By Patrick Hunt –
In the Palazzo Normanni of Palermo, the uniquely famous gold background mosaics of the Salle di Roger were designed by artists who either consciously or unconsciously evoked Sassanian Persian motifs that were also known from earlier Byzantine and imported silks. The Sassanian Empire (224-651 AD) followed the Parthian Empire in controlling much of Mesopotamia and ancient Persia, vigorous enough to more than stave off Roman domination. Several Roman emperors met defeats at the hands of Sassanians, including Valerian, Gordian III, and Philip the Arab by Shapur I in the 3rd century AD. The Sassanians had their capital at Ctesiphon in present day Iraq. The first Sassanian king Ardashir (224-241) set the course for Sassanian independence for the next 400 years, effectively melding Mesopotamian and Persian elements and controlling the central Silk Road routes.
Sassanian monopoly on silk mobility to the West stymied Byzantine efforts to acquire silk at reasonable costs and it wasn’t until near the end of the Sassanian Empire, around 563 AD, that Justinian in Constantinople was able to surreptitiously begin a Byzantine silk industry. The Sassanian empire ended with the Arab invasions in the middle 7th century that brought Islam to the region ending Persian rule. Famous for their textiles and especially their silk designs, which were distinct even while incorporating Sogdian and Bactrian patterns. These patterns have rondels often surrounded by pearls and dual animals facing each other in symmetry. In 11th century Sicily the Rogerian Dynasty, after conquering the Moslem caliphate, established one of the most benevolent and religiously tolerant partnerships ever seen before and after allowing for a modicum of Moslem self government, including the office of sheriff (sharif) and mudrasas. Jewish officials were also part of the administration and they did not serve only the considerable Jewish population, but also the full Sicilian government. Thus both Moslem and Jewish elements served alongside Latin Norman Christian officers in the Sicilian court. Trilingual inscriptions in Latin, Arabic, and Hebrew adorned Palermo. Roger II (1095-1154) even brought the renowned Arab geographer and scholar al-Idrisi from Andaluz (Moorish Spain), who compiled several encyclopedias for the Sicilian court. This wise and tolerant regime in Palermo alienated only the intolerant for several generations. The brilliant Norman king of Sicily, Frederick II (1194-1250), last great Rogerian ruler and Holy Roman Emperor also known as the wonder of the world, Stupor Mundi, usually ran afoul of the Church for his refusal to expel Muslims and Jews from his cosmopolitan court.
Medieval silk vestments and even shrouds often displayed Sassanid motifs even when loomed and embroidered long after the Sassanid Empire. For example, the silk shroud of St. Sernin of Toulouse, 12th century from Al Andaluz (Moorish Spain), and now in the Cluny Museum in Paris, represents two Sassanian peacocks facing each other across a Tree of Life. Other examples include the Reliquary of St. Len at the Victorian Albert in London as well as other silk and textile fragments whose motif and style were borrowed from Sassanian art long after its own floruit was forgotten or possibly never really k own in the West. That Al Andaluz, Moorish Spain, would preserve some of this imagery is no surprise given the Alhambra and other Moorish mudejarelements still preserved in Cordoba and elsewhere that earlier came across North Africa from further East. Architecturally, Islamic architects also helped to create some of the first churches, like San Giovanni Degli Eremiti in the 11th-12th century with conversions of fours sided towers to eight sided pendentives to domes, also seen in San Giovanni Degli Lebbrosi as well as the La Zisi Palace. Elsewhere Islamic influences can be seen in Palermo’s Cathedral, especially its apse and Monreale Cathedral with its apse and mave. The Norman Palace in Palermo also shows Islamic architectural influence, especially in its arcades and the royal suites of the kings. Equally inclusive the churches of Sicily, especially in Palermo, also employed Greek mosaicists to render many gold tessera backgrounds as would be seen in Byzantine churches.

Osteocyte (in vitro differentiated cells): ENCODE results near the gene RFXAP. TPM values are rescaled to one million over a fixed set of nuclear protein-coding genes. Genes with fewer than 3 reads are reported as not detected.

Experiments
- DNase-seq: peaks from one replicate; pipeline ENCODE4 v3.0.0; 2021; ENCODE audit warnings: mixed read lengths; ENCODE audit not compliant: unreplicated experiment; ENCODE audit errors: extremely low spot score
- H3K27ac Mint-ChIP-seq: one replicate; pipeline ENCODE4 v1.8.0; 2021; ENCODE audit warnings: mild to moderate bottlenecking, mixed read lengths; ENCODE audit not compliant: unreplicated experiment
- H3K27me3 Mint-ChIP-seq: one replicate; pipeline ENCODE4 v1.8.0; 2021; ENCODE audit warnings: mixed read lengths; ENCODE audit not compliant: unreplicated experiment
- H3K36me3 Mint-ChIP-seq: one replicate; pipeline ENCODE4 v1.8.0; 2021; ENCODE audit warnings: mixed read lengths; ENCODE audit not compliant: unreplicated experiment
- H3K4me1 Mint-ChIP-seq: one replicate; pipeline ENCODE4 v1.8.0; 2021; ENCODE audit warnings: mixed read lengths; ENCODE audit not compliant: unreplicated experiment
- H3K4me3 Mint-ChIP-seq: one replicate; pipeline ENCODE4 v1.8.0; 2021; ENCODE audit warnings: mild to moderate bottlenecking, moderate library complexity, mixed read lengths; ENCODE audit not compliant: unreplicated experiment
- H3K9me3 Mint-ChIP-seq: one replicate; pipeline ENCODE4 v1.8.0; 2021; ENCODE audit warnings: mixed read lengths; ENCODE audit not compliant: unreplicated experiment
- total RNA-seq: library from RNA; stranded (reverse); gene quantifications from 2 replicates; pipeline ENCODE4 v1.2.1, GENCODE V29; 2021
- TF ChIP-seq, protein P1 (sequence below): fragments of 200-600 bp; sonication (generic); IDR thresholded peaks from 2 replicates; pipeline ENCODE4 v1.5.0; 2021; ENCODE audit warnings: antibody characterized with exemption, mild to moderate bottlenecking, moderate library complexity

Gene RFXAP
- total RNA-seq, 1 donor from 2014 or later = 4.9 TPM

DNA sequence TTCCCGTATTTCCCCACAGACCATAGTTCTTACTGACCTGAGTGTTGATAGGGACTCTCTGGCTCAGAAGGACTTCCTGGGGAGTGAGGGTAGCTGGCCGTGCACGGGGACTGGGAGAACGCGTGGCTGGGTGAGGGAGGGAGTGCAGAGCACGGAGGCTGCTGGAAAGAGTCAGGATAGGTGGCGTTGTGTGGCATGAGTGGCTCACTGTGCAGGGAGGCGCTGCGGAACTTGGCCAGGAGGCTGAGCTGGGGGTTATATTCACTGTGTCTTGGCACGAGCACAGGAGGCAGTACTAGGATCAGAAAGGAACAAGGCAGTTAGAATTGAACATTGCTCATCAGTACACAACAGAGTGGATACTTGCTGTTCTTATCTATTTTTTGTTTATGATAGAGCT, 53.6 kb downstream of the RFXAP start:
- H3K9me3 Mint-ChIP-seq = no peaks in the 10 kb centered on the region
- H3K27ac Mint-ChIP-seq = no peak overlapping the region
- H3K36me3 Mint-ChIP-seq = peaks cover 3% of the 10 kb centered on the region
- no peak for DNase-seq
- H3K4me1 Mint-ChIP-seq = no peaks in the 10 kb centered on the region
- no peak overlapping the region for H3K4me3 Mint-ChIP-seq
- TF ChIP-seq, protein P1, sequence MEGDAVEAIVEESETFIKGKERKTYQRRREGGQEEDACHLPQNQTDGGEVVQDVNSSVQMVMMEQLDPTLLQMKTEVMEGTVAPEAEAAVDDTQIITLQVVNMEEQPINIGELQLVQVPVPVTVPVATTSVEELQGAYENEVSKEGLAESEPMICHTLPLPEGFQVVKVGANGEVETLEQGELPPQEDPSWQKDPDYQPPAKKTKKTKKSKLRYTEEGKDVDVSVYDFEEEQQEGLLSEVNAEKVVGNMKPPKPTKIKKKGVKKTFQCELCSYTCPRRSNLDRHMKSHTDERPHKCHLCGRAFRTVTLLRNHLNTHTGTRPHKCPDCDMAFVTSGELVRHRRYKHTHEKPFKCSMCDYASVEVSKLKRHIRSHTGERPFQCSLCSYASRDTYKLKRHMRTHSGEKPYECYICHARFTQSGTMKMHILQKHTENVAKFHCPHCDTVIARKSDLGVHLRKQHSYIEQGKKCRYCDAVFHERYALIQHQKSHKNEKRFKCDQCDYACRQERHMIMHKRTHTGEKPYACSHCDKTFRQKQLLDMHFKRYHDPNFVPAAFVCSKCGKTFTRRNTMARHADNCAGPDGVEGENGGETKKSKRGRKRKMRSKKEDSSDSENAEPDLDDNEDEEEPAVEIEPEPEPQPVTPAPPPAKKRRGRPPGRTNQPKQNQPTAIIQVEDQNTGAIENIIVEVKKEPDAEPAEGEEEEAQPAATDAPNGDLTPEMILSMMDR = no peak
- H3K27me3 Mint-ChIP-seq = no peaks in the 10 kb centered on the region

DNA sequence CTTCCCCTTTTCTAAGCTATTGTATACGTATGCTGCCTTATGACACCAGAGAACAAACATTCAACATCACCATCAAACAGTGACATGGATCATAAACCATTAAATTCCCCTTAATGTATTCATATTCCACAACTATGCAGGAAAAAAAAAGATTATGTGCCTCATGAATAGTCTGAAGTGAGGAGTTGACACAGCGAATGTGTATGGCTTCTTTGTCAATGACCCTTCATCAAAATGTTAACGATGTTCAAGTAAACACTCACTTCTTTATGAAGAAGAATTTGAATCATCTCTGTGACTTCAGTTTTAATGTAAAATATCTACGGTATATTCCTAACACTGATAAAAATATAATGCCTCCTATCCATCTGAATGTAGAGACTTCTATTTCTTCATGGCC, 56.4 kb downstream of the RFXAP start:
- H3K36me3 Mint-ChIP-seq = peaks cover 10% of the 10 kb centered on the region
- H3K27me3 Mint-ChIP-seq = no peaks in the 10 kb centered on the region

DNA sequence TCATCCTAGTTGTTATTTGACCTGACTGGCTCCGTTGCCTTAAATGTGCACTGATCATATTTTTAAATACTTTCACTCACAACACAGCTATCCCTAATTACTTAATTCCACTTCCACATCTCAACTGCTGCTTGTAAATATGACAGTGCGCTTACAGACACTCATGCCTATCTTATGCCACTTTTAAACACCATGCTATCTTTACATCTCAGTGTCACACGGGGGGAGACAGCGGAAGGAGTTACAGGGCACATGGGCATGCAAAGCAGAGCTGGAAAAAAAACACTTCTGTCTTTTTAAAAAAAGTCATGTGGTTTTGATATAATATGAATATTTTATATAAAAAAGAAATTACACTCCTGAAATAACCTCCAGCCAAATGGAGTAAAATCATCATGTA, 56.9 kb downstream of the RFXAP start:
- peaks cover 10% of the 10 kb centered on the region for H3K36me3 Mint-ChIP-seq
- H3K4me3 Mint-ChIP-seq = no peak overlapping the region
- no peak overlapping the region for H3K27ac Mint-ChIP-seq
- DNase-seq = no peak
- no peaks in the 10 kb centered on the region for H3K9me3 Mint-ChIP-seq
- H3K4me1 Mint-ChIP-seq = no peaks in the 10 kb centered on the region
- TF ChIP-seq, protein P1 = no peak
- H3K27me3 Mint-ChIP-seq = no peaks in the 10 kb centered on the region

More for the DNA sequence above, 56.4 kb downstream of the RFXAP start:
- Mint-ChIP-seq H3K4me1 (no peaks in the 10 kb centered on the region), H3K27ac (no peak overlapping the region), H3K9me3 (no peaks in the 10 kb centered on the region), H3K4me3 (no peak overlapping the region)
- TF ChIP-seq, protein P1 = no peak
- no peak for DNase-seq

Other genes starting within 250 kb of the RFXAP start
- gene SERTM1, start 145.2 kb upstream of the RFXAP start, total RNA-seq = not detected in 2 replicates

In the Norman Palace rooms of Roger II and William II, the Arabic arched vaults contain Sassanian influenced mosaics in multiple tiers. All of the mosaics are gold backed and gleam with beautiful reflected light. One upper tier contains lemon trees and Saggitarius-like centaur archers facing each other with a date palm tree in between them. A lower tier, moving inward, again has lemon trees, peacocks, date palm trees, and finally at center, two leopards face each other under a tree laden with oranges. Yet another tier has archers on the outside but moving in, date palm trees and great horned stags facing each other with a central lemon tree. In its Arab arched vaults, a last tier has two peacocks facing each other as they feed from a central date palm tree. Seeing the citrus trees visually, would remind viewers of fragrant lemon groves spreading over the valley just south of the palace.
All these mosaics were designed with Sassanian animals and created by Byzantine, Greek, and Norman Latin skilled artists. In this way, the best of the different medieval cultures here in Sicily – Norman, Greek, and Near Eastern – embellished the Rogerian Dynasty spaces in the most cosmopolitan style of Sassanian animal symmetry. These beautiful mosaics backed in gold tesserae at the Norman Palace are the perfect expression of the hybridized art that drew from all over the world in that brief period of enlightened and tolerant Sicilian Norman kings, the likes of whom have not been seen again.